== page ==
Part of our task then in community sessions, interviews and speaking to people out and about was to get under the skin of the West Coast and get to that truth in as much detail as we could, as quickly as we could. To do this we used three methods:
Method 1: Five-minute questions:
We built a master set of questions to get people thinking about their relationship with the West Coast. The questions were deliberately designed to be provocative but also simple, so that we could ask them wherever we were, however little time we had, and make clear, comparative notes on the nuances that came up around the whole region. We also used the same questions to prompt discussion on the West Coast Branding Project Facebook group
— What makes West Coast different from any other place in the world?
— What’s the most common thing you hear people say about the West Coast?
— How would you describe West Coast to someone who’d never been?
— What makes e.g. Queenstown different from e.g. Strahan?
— What really makes you angry or frustrated about living here?
— What are you most excited about for the future?
— If you could live anywhere in the world, where would it be & why?
Method 2: Notes to the West Coast
We used this as a warm-up exercise at the community meetings to get people talking around the table and get everyone in the right frame of mind for subsequent discussion. The task was to write a note to the West Coast, a love letter of sorts, prompted by a specific memory or experience. In the sessions, we had an extraordinary mix of people — some fourth-generation West Coasters, others who had only lived there for a few months or years. We didn’t anticipate this beforehand, but in fact, the exercise acted as a leveller; to make sure everyone felt that they had a legitimate voice in the process. What came out of it were funny, moving, untold stories, that we probably otherwise wouldn’t have heard.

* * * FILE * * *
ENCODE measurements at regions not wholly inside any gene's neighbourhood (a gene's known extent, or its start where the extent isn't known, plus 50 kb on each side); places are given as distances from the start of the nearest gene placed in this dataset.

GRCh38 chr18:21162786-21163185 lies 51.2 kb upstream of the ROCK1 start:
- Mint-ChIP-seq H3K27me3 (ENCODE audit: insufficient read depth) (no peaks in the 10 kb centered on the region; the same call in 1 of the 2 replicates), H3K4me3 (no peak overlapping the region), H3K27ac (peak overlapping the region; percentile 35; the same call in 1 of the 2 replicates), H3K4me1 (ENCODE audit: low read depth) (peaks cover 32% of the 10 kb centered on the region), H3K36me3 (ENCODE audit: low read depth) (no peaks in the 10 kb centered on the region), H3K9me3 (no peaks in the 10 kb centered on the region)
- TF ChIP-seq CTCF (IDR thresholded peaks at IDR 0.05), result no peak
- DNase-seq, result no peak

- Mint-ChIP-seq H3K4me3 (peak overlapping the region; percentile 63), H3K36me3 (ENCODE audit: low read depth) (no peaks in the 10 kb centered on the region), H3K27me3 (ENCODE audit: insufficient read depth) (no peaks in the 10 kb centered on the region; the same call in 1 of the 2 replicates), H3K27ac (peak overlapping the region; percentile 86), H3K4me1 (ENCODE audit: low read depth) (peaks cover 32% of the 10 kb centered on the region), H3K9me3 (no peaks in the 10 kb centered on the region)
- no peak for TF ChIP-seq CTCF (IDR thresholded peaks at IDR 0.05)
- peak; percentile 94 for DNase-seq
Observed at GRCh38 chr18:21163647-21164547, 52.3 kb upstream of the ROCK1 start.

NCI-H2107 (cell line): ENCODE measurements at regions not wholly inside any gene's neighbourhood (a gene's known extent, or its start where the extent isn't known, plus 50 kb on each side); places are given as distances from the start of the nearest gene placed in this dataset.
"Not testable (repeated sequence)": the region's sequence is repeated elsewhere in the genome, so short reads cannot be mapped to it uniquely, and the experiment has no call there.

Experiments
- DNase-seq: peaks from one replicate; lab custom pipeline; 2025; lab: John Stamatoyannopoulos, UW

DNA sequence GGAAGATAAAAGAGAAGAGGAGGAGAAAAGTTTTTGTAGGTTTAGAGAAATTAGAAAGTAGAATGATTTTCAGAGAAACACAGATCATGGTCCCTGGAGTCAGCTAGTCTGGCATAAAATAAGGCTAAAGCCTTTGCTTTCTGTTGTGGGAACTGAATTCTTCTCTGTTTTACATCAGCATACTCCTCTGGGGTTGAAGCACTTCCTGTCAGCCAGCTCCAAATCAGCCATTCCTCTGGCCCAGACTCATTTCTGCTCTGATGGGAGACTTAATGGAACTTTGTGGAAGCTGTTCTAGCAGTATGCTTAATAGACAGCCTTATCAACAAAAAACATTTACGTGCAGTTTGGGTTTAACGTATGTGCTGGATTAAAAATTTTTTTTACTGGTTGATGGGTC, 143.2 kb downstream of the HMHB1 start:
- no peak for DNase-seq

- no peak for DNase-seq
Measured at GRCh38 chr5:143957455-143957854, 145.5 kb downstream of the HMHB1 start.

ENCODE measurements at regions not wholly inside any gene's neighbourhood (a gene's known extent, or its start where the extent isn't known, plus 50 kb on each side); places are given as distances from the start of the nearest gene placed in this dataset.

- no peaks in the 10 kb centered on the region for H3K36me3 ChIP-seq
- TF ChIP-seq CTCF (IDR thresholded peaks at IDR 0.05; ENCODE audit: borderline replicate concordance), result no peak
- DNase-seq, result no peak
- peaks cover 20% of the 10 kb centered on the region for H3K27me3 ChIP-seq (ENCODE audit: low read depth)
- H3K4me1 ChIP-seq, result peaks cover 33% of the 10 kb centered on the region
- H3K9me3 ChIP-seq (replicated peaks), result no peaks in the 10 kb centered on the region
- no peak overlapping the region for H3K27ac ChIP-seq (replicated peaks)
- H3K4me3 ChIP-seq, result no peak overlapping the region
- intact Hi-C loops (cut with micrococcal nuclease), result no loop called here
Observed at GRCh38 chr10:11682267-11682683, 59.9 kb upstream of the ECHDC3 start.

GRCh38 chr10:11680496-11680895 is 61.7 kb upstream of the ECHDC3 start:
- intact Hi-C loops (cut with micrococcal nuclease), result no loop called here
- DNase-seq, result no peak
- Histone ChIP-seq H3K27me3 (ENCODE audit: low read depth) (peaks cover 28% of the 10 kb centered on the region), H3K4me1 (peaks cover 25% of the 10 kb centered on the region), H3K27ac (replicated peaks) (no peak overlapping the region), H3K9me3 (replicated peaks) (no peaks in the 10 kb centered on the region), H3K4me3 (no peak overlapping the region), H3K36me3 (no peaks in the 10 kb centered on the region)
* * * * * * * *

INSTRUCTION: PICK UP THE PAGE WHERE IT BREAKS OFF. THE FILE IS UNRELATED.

Method 3: Dos & Don’ts
Designed as an on-the-spot etiquette guide, we asked everyone to fill in the need-to-knows, what-not-to-dos for visiting, living and working on the West Coast. From this exercise, we learned some very practical information — like how to survive wild West Coast weather (wear a big waterproof jacket and Blunnies) — but also some fundamental truths about the character and spirit of West Coasters.
After research, we came back loaded with notebooks full and hundreds of letters and templates. And much of the content in here — stories, language, anecdote — became the raw material for the brand.
In our travels around the West Coast, many people we met were able to talk openly and astutely talk about what makes the place so special off-the-bat, without any prompt at all. Others were hesitant, perhaps skeptical of what we were asking them, but often surprised by what they wrote or created as a result. In the end, we didn’t use every method in every session, but used them when we needed to focus discussion and help people go a bit deeper. And this got us to the place we needed to get to — under the skin of the West Coast.
As is often the case, the really good stuff came out right at the end, in the last ten minutes of the sessions. This is where we found the truths that we’d been looking for and these truths went on to become the foundations for the new brand. Below is a transcript taken from the last few minutes of the Strahan community session:
When the last of original owners was marched out of Port Davey, West Coasters were here and we were left as the custodians of the land. Our roots are in mining, forestry, and fishing. Our core, our heart, in is the land and the environment we live in. I believe that West Coaster have looked after it.
Of course, we have places like Queenstown in the early days which people look at say, “It was a disaster”. And it was, but that’s what happened in those days. That’s in our past and we’ve learned from it.
Today, there are still families here who can go to Kelly Basin and look in the log book and see their fathers, and grandfather and their great grandfathers who went down there. And now they take their kids down to do the same. There the traditions and values here — recreational values and lifestyle vales. And I believe that’s a main part of being a West Coaster and being on the West Coast.
— Transcript taken from the Strahan community meeting
Taking the brand to exhibition
After the initial community engagement and wider field research on the West Coast, we spent three weeks designing two conceptual directions for the new West Coast brand.